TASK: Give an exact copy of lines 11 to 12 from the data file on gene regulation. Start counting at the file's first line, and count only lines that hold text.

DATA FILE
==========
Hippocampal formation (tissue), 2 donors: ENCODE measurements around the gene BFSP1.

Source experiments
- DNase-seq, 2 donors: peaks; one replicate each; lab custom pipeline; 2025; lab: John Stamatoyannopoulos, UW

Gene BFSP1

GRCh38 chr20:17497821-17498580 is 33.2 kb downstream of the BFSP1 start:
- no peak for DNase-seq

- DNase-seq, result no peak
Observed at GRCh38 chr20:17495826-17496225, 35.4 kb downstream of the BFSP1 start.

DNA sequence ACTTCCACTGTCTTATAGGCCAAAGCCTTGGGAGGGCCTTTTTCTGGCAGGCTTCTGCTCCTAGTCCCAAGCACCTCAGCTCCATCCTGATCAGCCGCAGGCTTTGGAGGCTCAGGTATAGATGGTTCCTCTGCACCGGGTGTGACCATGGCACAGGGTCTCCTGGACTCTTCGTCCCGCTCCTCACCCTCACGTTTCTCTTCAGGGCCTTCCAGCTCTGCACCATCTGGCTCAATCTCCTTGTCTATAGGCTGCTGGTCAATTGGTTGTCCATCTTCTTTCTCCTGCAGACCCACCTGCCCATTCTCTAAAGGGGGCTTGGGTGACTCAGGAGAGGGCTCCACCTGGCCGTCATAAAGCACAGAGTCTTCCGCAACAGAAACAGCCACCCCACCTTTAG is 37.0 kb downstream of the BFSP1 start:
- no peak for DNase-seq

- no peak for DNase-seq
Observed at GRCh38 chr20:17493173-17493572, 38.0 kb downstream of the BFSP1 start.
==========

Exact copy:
- no peak for DNase-seq
Observed at GRCh38 chr20:17493173-17493572, 38.0 kb downstream of the BFSP1 start.